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Seattle by David-Edward Hughes

A Non-Cloying Annie Brings a Bright Tomorrow to the Paramount

Also see David's review of Princesses

Annie
Annie (Marissa O'Donnell) hugs her trusty dog Sandy (Lola)
It is a testament to the writing of composer Charles Strouse, lyricist Martin Charnin, and librettist Thomas Meehan, that the 1976 musical Annie has held up so well, unsullied by the dreadful (but widely seen) John Huston film and mediocre memories of its last, half-hearted road tour which came to Seattle's Paramount with a game Sally Struthers (as Miss Hannigan) and little else a few years back. The new Annie tour (launched here at Seattle's Paramount) will spend a year on the road before heading to Broadway in time for a 30th anniversary run, and restores all the shows virtues - under Charnin's own spirited and sassy direction - and featuring an exuberant cast, which mixes previous Annie vets with wonderful fresh new faces.

The story particulars are a sort of New York, Depression-era tweak on Oliver Twist, in which 11-year-old Annie, raised at a seedy Manhattan orphanage by the usually soused harridan Miss Hannigan, is still convinced that her parents, who left her as a foundling, will come back to claim her. After an aborted orphanage break which introduces her to Sandy the dog and further ticks off Hannigan, Annie is selected to spend two weeks at Christmas time with blustery billionaire Oliver (later known as Daddy) Warbucks, who is hardly the adoptive father type. But, in short order, Annie's positive spirit and exuberance have Warbucks wanting to adopt Annie, and no amount of slapstick skullduggery by Miss Hannigan, her con-man brother Rooster, or his bimbo girlfriend Lily St. Regis can break them up, especially after FDR gets in the mix and revitalizes his own cabinet and the country with some of Annie's optimism.

Casting the right Annie is pivotal, and in this production Charnin got the perfect little gal for the job. Marissa O'Donnell sings brightly and sweetly - never stridently blasting away like some Annies we've seen. Her chemistry with veteran Daddy Warbucks, Conrad John Shuck, is palpable. Shuck grows his character slowly and credibly from indifferent industrialist to proud Papa, and he still has the pipes to impress with his vocals, including a new act one solo in which Warbucks questions his ability to make room in his busy life for the deserving little redhead. Alene Robertson, who impressed in Strouse, Charnin and Meehan's lesser known follow-up show Annie Warbucks, knows the value of understatement, in playing a comedic gorgon like Miss Hannigan. Her "Little Girls" lament is cantankerously amusing and Robertson makes us feel some sympathy for this pathetic woman.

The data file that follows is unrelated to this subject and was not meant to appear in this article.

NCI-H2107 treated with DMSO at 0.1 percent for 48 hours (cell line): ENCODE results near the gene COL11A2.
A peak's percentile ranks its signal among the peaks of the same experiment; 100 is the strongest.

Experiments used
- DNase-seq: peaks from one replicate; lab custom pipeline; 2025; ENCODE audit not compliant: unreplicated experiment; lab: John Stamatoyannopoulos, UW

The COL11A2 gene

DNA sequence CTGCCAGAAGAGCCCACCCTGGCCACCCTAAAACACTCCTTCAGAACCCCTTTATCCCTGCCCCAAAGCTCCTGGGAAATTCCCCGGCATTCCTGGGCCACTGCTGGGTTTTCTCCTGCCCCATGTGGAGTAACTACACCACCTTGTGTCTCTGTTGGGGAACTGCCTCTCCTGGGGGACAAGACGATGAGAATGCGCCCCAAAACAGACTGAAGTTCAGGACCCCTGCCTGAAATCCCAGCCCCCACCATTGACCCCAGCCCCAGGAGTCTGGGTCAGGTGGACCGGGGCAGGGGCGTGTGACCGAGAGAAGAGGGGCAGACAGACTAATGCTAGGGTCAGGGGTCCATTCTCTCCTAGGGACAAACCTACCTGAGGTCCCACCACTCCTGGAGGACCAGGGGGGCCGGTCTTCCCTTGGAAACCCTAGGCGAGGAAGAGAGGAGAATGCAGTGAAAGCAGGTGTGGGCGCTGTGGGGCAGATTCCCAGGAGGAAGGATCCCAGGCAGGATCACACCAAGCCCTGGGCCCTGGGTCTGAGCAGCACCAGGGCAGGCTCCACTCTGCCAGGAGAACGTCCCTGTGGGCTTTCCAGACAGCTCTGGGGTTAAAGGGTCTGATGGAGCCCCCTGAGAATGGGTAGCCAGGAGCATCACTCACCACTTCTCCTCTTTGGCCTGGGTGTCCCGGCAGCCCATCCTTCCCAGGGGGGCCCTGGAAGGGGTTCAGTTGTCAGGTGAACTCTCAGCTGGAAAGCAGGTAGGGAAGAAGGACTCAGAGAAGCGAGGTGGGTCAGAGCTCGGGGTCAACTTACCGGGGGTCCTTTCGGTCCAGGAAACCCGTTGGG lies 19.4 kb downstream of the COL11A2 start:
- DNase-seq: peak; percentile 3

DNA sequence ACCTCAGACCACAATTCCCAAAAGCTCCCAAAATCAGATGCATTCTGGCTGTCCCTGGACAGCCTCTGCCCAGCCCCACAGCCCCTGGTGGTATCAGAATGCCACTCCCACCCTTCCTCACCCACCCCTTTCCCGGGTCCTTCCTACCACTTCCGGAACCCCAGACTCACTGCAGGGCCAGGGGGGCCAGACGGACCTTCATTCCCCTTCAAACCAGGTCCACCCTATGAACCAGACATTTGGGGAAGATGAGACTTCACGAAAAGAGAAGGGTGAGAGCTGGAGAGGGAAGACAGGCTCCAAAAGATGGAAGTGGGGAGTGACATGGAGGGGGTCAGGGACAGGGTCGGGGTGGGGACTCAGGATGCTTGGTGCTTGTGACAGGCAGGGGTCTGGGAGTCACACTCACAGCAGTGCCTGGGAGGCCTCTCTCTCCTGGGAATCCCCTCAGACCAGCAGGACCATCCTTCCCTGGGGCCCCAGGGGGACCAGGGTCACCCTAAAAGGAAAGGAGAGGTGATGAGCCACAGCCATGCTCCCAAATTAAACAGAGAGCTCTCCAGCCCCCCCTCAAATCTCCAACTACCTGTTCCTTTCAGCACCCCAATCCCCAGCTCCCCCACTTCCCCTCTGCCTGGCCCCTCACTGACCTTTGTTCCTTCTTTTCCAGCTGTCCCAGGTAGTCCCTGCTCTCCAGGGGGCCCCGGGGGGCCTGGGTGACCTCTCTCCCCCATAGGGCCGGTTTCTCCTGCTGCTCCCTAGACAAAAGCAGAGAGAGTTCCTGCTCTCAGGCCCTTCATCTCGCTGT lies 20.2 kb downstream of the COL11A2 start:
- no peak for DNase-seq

Elizabeth Broadhurst has a twinkle in her eyes and a lovely, warm soprano voice as Warbucks' smitten secretary Grace. Scott Willis has Rooster Hannigan's sleazy, showbizzy strut down pat, and as his cohort in romance and crime, former child star Mackenzie (One Day At A Time) Phillips doesn't overdo the gum-chewing floozy bit as Lily St. Regis, holding her own with Willis and the sublime Robertson in the crowd-pleasing "Easy Street" showstopper. Allan Baker wisely doesn't tip his FDR too far over into caricature, David Chernault is a subtle scene-stealer as Warbucks' butler Drake, and Monica L. Patton offers a standout vocal as the Star to Be in the "N.Y.C." production number.

The entire ensemble, adult and orphans alike, is sharp and energetic, and a tip of the hat to Seattle's own Harry Turpin who makes wonderful comic choices with his cameo role of uptight FDR cabinet member Harold Ickes in the big "Tomorrow" reprise.

Choreographer Liza Gennaro honors the blueprint of her Father Peter's Tony-winning original choreography without being slavishly faithful. The "N.Y.C." number has been expanded on a bit and shows a few of the seedier edges to Manhattan now, as it well should. And thank goodness this tour doesn't drop one of Strouse and Charnin's brightest and most cynical numbers, "We'd Like To Thank You Herbert Hoover," which gives the adult character ensemble its best chance to shine, and in which the Gennaro staging proves that stylized movement is often more effective than full-out choreography.

Ming Cho Lee's scenic design remains solid, even if the tighter budgets today mean less of the neat tricks, such as the tacks that moved actors back and forth onstage in the original's production numbers. Theoni V. Aldredge's costume designs are as effective and appropriate as ever, and Ken Billington's lighting design is, as usual, effortlessly excellent. One caveat: at the performance reviewed, the show clocked in at nearly three hours including intermission, and while it never felt that long to this audience member, a number of the under ten set in the audience grew antsy. The additional Daddy Warbucks solo "Why Should I Change a Thing?" included in this staging of the show is a solid Strouse/Charnin ballad, well sung by Shuck, but it wouldn't be missed, and a shortened overture (again I loved it, but ...) would also help.

But the willing standing O at the end of this Annie shows that, like her older counterpart Dolly Levi, this little orphan will never go away again, as long as the production is as good as this one.

Annie runs at the Paramount, 9th and Pine in downtown Seattle, through August 27, before moving on to San Francisco and many other U.S. cities. For more information go online at www.theparamount.com.


Photo: Carol Rosegg



- David-Edward Hughes



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